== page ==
Ultimately, Bellan and Zhang created a computer model of a spinning, super-thin, virtual accretion disk. The simulated disk contained about 40,000 neutral and about 1,000 charged particles that could collide with each other, and the model also accounted for the effects of both gravity and a magnetic field. “This model had just the right amount of detail to capture all the essential features,” Bellan says, “because it was large enough to behave like trillions and billions of neutral particles, electrons, and ions colliding, forming a star in one Set up magnets orbit.”

The computer simulation showed that collisions between neutral atoms and a much smaller number of charged particles would cause positively charged ions or cations to spiral inward toward the center of the disk, while negatively charged particles (electrons) spiraled outward toward the edge. Meanwhile, neutral particles lose their angular momentum and, like the positively charged ions, spiral inward towards the center.

A careful analysis of the underlying physics at the subatomic level – particularly the interaction between charged particles and magnetic fields – shows that angular momentum is not conserved in the classical sense, although something called “canonical angular momentum” is in fact conserved.

The canonical angular momentum is the sum of the original ordinary angular momentum plus an additional quantity that depends on a particle’s charge and the magnetic field. For neutral particles, there is no difference between ordinary angular momentum and canonical angular momentum, so worrying about canonical angular momentum is unnecessarily complicated. But for charged particles – cations and electrons – canonical angular momentum is very different from ordinary angular momentum because the extra magnetic quantity is very large.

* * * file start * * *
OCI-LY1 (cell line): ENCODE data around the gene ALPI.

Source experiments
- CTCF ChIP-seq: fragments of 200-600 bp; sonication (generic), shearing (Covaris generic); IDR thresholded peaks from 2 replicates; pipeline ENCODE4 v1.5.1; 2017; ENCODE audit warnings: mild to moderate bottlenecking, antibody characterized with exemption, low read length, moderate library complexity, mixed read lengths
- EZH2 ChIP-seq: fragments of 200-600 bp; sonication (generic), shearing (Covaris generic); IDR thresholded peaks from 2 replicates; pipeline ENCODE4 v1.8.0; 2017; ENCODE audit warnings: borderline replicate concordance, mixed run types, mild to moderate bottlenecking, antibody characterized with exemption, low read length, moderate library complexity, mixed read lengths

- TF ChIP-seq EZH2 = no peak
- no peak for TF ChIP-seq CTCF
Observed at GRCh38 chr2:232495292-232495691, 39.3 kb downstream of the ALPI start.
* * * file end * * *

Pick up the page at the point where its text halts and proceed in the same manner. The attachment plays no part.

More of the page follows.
Since electrons are negative and cations are positive, the inward movement of ions and the outward movement of electrons caused by collisions increase the canonical angular momentum of both. Neutral particles lose angular momentum through collisions with the charged particles and move inward, offsetting the increase in canonical angular momentum of the charged particles.

It’s a small difference, but makes a big difference throughout the solar system, says Bellan, who argues that this subtle calculation satisfies the canonical angular momentum conservation law for the sum of all particles in the entire disk; only about one in a billion particles needs to be charged to explain the observed loss of angular momentum of the neutral particles.

In addition, Bellan says, the inward movement of cations and the outward movement of electrons causes the disk to become something of a giant battery, with a positive terminal near the center of the disk and a negative terminal at the edge of the disk. Such a battery would drive electric currents flowing away from the disk both above and below the plane of the disk. These currents would propel astrophysical jets ejecting out of the disk in both directions along the disk’s axis. In fact, jets have been observed by astronomers for over a century and are known to be associated with accretion disks, although the force behind them has long been a mystery.

Bellan and Yang’s work was published in The Astrophysical Journal on May 17th.


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More information:
Yang Zhang et al, Collisions of neutrally charged particles as a mechanism for angular momentum transport of the accretion disk, The Astrophysical Journal (2022). DOI: 10.3847/1538-4357/ac62d5

Provided by the California Institute of Technology

Citation: Why isn’t the interior of the solar system spinning faster? Old Mystery Has Possible New Solution (July 6, 2022), retrieved July 7, 2022 from https://phys.org/news/2022-07-solar-faster-mystery-solution.html